Prospective medicinal cannabis businesspeople in Illinois say the high cost of entry will prevent many with expertise from entering the new industry. Under proposed rules for the new law legalizing medical marijuana in Illinois, would-be cannabis farmers need a $2 million surety bond, $250,000 in liquid assets, $25,000 for an application fee, and $200,000 for a permit fee, as well as an approved site.
“We have the know-how,” said Robert Boyce, who grows vegetables, flowers and herbs in greenhouses in Lake Zurich, reports Robert McCoppin at The Chicago Tribune. “We have the manpower, the familiarity with growing herbal and medicinal plants, knowledge of building greenhouses. But right now, you’re looking at three to five million dollars in startup costs.”
Yes, it seems having a green thumb isn’t as important as having a lot of green, if you want to enter the medical marijuana industry in Illinois.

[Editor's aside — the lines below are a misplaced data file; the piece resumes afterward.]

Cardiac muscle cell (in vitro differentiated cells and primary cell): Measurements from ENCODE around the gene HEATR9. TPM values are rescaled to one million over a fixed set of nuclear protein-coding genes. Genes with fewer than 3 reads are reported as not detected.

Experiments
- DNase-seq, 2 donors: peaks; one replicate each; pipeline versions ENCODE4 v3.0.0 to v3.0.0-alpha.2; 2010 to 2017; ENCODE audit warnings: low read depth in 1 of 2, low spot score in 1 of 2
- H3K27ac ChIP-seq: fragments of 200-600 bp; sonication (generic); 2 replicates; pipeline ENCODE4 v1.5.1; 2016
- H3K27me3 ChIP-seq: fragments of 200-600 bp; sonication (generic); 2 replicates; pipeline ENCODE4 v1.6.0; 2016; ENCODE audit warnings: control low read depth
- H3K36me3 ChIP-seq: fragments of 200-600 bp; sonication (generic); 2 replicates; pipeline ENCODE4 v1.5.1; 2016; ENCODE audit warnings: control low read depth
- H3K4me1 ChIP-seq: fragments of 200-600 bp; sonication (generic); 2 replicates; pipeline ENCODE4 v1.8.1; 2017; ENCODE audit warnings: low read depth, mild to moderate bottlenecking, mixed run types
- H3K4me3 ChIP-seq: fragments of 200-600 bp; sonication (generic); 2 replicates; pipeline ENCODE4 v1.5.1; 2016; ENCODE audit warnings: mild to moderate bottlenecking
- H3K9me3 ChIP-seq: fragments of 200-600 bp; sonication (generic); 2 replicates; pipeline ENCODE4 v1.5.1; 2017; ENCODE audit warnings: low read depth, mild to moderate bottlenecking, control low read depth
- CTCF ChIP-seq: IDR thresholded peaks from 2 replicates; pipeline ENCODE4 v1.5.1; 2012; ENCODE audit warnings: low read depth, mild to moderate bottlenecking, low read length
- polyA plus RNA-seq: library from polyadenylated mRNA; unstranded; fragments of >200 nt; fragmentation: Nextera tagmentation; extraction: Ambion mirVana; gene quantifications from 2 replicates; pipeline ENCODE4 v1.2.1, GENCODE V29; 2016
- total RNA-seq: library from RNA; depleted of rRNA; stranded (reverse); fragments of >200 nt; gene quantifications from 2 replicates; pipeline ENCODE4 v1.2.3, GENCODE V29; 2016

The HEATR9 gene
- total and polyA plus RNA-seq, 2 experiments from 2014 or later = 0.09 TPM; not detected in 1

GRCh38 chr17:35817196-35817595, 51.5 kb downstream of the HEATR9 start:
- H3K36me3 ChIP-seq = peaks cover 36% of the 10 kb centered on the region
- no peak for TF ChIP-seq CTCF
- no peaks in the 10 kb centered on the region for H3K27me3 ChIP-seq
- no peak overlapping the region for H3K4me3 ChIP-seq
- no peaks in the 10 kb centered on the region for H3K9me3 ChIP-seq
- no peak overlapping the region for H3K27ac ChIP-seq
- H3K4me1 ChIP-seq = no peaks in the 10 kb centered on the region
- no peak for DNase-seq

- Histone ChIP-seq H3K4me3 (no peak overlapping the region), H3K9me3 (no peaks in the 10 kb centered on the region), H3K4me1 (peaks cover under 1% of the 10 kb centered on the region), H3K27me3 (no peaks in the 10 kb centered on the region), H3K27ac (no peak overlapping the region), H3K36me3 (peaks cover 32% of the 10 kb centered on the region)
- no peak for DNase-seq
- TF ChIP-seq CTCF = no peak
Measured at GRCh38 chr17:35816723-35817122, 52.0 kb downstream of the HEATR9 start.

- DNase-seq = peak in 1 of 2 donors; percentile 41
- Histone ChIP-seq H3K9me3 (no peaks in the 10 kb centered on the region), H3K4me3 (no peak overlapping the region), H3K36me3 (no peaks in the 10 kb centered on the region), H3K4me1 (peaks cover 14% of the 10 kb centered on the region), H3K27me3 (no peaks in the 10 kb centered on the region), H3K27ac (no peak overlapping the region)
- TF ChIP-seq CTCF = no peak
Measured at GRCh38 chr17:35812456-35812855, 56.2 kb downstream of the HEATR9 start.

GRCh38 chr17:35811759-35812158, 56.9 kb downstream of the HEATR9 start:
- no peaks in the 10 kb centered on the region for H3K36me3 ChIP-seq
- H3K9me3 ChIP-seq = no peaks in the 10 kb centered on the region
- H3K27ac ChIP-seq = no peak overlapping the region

Toke Signals Must Read of the Week
By Jack Rikess
We’ve all been there. A 7/11 parking lot, late at night, where every Slurpee-buying shopper looks like an undercover cop. Or you’ve just parked your buddy’s car near an apartment downtown where all the neighbors know why you’re walking towards that particular door.
Or worse, a friend of a friend who just got out of jail has some killer stuff that will make the whole crosstown drive worth it.
You name it — we all have a variety of reasons why we will go the extra mile to procure the best stuff possible, sometimes even when the risks are higher than you are.